If you’re a fan of the Windows 10 Mobile operating system, and especially the Lumia 950 XL flagship smartphone (read Marco’s review right here), then you’ll likely want to jump on Microsoft's latest promotion. Microsoft is knocking $150 off the 5.7-inch Lumia 950 XL, which brings its price down to just $499.
For those keeping score, this new pricing undercuts the smaller 5.2-inch Lumia 950 by $50. To further sweeten the deal, Microsoft is also throwing in a Display Dock for free — this would normally set you back an additional $99. While the $150 discount and free Display Dock is no doubt an excellent deal, it pales in comparison to last month’s offer that gave customers purchasing a Lumia 950 XL a free Lumia 950.
For those that need a refresher course, the Lumia 950 XL comes unlocked from Microsoft for use on GSM carriers. It has a 5.7-inch WQHD display, Qualcomm Snapdragon 810 processor, 3GB of RAM, 32GB of internal storage, a microSD slot for expansion, a 20MP rear camera with optical image stabilization, and a removable 3340 mAh battery.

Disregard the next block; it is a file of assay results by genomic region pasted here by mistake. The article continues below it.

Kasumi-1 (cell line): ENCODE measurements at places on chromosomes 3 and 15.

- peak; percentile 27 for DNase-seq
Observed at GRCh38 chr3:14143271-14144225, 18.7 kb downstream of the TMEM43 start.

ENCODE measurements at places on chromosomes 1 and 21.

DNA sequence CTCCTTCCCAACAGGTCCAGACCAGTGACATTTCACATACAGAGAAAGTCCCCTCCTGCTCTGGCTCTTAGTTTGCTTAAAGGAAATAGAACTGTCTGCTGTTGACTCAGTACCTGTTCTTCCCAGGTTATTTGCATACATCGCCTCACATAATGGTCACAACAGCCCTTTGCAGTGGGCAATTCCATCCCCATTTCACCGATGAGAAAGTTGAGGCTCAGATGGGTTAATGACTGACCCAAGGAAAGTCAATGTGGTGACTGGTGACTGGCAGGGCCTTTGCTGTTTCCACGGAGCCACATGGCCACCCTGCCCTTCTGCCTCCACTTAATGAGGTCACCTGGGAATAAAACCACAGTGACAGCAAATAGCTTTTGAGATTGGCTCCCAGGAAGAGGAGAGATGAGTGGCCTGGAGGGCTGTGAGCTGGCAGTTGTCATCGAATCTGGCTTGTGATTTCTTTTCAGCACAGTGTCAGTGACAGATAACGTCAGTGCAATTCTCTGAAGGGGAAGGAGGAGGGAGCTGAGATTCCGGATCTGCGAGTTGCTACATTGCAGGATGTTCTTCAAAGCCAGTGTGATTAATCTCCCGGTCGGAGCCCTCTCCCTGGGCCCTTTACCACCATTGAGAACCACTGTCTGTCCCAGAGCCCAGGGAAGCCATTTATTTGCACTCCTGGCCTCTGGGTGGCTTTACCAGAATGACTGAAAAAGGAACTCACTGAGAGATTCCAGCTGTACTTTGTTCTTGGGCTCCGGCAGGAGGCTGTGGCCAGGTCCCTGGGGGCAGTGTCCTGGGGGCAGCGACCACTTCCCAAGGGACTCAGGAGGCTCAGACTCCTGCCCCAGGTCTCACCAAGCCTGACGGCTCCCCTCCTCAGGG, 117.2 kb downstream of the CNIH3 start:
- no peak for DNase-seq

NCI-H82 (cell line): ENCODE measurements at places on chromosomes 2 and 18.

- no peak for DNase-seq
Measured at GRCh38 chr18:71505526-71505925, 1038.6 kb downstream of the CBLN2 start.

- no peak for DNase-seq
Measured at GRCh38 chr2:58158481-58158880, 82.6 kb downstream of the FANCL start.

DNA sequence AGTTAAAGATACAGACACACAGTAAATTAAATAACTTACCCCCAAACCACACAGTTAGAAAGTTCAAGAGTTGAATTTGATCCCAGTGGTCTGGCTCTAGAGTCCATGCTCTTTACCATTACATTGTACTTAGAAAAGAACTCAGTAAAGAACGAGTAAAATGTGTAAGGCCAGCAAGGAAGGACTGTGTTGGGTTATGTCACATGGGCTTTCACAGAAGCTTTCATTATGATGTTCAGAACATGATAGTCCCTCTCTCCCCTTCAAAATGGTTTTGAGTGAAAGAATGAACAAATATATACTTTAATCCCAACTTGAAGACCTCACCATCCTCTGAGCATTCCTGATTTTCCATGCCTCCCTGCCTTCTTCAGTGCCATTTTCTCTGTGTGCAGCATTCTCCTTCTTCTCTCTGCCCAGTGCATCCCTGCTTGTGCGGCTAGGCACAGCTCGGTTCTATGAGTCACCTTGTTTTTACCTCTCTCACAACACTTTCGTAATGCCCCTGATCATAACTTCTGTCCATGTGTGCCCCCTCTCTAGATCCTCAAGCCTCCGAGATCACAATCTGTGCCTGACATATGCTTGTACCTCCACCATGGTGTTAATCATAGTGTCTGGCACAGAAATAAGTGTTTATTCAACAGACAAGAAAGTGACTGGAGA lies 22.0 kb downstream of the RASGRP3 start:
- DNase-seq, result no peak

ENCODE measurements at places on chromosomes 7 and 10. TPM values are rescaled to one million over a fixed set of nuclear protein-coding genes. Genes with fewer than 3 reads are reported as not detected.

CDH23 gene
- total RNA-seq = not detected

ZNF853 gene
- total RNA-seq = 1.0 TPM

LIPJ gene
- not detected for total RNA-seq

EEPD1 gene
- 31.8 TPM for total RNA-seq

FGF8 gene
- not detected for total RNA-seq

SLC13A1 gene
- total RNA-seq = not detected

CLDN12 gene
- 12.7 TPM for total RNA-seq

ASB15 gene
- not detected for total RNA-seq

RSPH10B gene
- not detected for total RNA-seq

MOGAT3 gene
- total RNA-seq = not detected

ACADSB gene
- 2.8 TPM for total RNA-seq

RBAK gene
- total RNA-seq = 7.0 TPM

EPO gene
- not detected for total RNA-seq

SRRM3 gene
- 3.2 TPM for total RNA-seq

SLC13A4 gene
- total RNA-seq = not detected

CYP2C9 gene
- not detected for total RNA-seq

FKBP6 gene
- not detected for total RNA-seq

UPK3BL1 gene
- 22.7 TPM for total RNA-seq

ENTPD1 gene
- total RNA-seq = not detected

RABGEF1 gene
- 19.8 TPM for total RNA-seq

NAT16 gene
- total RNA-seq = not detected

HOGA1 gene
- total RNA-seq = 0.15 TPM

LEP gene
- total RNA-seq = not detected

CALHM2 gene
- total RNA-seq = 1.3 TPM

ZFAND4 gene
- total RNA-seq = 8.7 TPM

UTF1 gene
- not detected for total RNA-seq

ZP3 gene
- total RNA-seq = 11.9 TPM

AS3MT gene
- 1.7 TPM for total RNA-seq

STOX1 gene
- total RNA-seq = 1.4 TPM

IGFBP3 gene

Microsoft has seen its already low smartphone market share continue to dwindle over the past year. During the first quarter of 2016, Microsoft sold just 2.3 million Lumia smartphones compared to 8.6 million in the same period a year ago. Part of that blame for the decline can be placed on customers abandoning the platform for Android and iOS, while the rest can blame can be placed squarely on Microsoft for a lack of focus.
"We're fully committed to that 4-inch screen, there will be a time for it to be our focus, but right now it's part of the family but it's not the core of where I hope to generate developer interest over the next year," said Microsoft's Terry Myerson in a March interview. "There's no lack of recognition to realize how important that form factor is, but for Microsoft with Windows and for our platform it's the wrong place for us to lead."
According to Gartner’s recent market analysis, Microsoft’s global share of the smartphone operating system market has fallen to just 0.7 percent, which is a decline from its 2.5 percent share during the same period a year ago.